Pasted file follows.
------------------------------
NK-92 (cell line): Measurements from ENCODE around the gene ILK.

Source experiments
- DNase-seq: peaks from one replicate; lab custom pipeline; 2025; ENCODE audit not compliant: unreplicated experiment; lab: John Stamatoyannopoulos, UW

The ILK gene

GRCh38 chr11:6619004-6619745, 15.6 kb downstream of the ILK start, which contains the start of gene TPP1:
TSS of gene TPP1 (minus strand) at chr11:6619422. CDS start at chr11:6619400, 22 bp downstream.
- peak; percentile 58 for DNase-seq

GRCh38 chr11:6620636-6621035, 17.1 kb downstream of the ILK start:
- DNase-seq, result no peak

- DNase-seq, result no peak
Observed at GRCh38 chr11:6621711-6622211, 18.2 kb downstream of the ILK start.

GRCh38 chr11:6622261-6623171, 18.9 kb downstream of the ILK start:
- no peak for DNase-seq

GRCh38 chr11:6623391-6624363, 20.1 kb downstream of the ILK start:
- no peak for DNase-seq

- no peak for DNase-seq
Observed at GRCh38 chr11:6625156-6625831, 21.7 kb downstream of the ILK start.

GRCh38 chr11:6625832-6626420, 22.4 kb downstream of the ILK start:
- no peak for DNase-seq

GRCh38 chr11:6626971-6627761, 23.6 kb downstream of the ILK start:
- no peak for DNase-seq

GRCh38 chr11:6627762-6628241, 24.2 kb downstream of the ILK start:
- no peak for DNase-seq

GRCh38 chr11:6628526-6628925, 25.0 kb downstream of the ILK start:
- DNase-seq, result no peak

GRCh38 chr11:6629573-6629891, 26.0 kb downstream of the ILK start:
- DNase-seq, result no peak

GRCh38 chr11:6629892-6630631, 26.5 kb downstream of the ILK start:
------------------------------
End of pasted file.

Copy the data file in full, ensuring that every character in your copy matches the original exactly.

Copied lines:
NK-92 (cell line): Measurements from ENCODE around the gene ILK.

Source experiments
- DNase-seq: peaks from one replicate; lab custom pipeline; 2025; ENCODE audit not compliant: unreplicated experiment; lab: John Stamatoyannopoulos, UW

The ILK gene

GRCh38 chr11:6619004-6619745, 15.6 kb downstream of the ILK start, which contains the start of gene TPP1:
TSS of gene TPP1 (minus strand) at chr11:6619422. CDS start at chr11:6619400, 22 bp downstream.
- peak; percentile 58 for DNase-seq

GRCh38 chr11:6620636-6621035, 17.1 kb downstream of the ILK start:
- DNase-seq, result no peak

- DNase-seq, result no peak
Observed at GRCh38 chr11:6621711-6622211, 18.2 kb downstream of the ILK start.

GRCh38 chr11:6622261-6623171, 18.9 kb downstream of the ILK start:
- no peak for DNase-seq

GRCh38 chr11:6623391-6624363, 20.1 kb downstream of the ILK start:
- no peak for DNase-seq

- no peak for DNase-seq
Observed at GRCh38 chr11:6625156-6625831, 21.7 kb downstream of the ILK start.

GRCh38 chr11:6625832-6626420, 22.4 kb downstream of the ILK start:
- no peak for DNase-seq

GRCh38 chr11:6626971-6627761, 23.6 kb downstream of the ILK start:
- no peak for DNase-seq

GRCh38 chr11:6627762-6628241, 24.2 kb downstream of the ILK start:
- no peak for DNase-seq

GRCh38 chr11:6628526-6628925, 25.0 kb downstream of the ILK start:
- DNase-seq, result no peak

GRCh38 chr11:6629573-6629891, 26.0 kb downstream of the ILK start:
- DNase-seq, result no peak

GRCh38 chr11:6629892-6630631, 26.5 kb downstream of the ILK start: